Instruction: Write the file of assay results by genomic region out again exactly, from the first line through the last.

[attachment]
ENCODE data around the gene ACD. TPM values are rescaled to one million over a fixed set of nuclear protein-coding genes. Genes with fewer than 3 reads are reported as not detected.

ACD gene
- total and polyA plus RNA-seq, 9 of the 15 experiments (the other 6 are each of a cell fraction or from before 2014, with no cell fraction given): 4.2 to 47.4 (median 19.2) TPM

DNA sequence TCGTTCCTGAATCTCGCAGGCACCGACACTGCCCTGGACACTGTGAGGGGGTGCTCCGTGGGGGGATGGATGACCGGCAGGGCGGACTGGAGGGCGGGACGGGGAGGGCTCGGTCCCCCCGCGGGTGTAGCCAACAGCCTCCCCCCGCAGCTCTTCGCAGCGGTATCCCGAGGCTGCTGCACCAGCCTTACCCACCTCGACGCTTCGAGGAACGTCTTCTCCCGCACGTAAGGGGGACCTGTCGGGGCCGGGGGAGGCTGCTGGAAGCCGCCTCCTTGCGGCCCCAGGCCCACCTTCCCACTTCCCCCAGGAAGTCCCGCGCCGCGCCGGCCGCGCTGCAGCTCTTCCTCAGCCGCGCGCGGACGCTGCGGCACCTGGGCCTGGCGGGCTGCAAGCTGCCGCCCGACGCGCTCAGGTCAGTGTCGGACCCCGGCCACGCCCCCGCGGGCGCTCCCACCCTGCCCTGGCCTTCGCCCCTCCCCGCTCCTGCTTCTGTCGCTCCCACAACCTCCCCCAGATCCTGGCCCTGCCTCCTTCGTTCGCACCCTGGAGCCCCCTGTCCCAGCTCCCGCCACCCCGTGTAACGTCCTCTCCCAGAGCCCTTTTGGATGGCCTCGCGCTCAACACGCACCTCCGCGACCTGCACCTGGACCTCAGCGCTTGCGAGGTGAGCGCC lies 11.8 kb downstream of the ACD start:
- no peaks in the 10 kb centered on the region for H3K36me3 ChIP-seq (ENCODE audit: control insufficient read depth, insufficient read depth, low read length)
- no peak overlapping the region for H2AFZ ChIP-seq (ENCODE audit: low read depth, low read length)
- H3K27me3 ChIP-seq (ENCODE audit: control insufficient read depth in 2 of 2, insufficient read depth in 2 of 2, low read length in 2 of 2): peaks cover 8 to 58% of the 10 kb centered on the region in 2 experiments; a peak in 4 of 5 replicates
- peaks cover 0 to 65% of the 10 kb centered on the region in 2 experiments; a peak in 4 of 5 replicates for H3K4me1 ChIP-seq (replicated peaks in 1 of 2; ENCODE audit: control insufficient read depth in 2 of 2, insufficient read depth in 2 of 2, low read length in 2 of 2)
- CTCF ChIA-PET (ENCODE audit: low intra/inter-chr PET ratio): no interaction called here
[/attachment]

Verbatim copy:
ENCODE data around the gene ACD. TPM values are rescaled to one million over a fixed set of nuclear protein-coding genes. Genes with fewer than 3 reads are reported as not detected.

ACD gene
- total and polyA plus RNA-seq, 9 of the 15 experiments (the other 6 are each of a cell fraction or from before 2014, with no cell fraction given): 4.2 to 47.4 (median 19.2) TPM

DNA sequence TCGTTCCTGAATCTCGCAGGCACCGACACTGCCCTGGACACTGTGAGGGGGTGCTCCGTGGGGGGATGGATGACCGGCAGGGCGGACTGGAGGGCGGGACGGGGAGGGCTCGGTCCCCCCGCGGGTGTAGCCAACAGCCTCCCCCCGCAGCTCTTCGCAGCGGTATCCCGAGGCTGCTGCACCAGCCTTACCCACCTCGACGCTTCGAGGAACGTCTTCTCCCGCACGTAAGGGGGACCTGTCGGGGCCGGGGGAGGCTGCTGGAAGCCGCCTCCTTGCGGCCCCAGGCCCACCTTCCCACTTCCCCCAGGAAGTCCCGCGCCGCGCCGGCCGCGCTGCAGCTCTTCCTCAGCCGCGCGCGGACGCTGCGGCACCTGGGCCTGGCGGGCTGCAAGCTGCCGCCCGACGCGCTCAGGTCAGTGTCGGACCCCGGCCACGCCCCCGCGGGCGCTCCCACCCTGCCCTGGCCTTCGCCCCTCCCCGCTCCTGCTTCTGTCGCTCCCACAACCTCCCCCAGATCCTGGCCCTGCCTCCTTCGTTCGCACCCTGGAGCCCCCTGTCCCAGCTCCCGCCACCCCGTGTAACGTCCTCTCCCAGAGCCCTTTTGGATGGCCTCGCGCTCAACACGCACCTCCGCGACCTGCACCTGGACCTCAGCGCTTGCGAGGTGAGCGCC lies 11.8 kb downstream of the ACD start:
- no peaks in the 10 kb centered on the region for H3K36me3 ChIP-seq (ENCODE audit: control insufficient read depth, insufficient read depth, low read length)
- no peak overlapping the region for H2AFZ ChIP-seq (ENCODE audit: low read depth, low read length)
- H3K27me3 ChIP-seq (ENCODE audit: control insufficient read depth in 2 of 2, insufficient read depth in 2 of 2, low read length in 2 of 2): peaks cover 8 to 58% of the 10 kb centered on the region in 2 experiments; a peak in 4 of 5 replicates
- peaks cover 0 to 65% of the 10 kb centered on the region in 2 experiments; a peak in 4 of 5 replicates for H3K4me1 ChIP-seq (replicated peaks in 1 of 2; ENCODE audit: control insufficient read depth in 2 of 2, insufficient read depth in 2 of 2, low read length in 2 of 2)
- CTCF ChIA-PET (ENCODE audit: low intra/inter-chr PET ratio): no interaction called here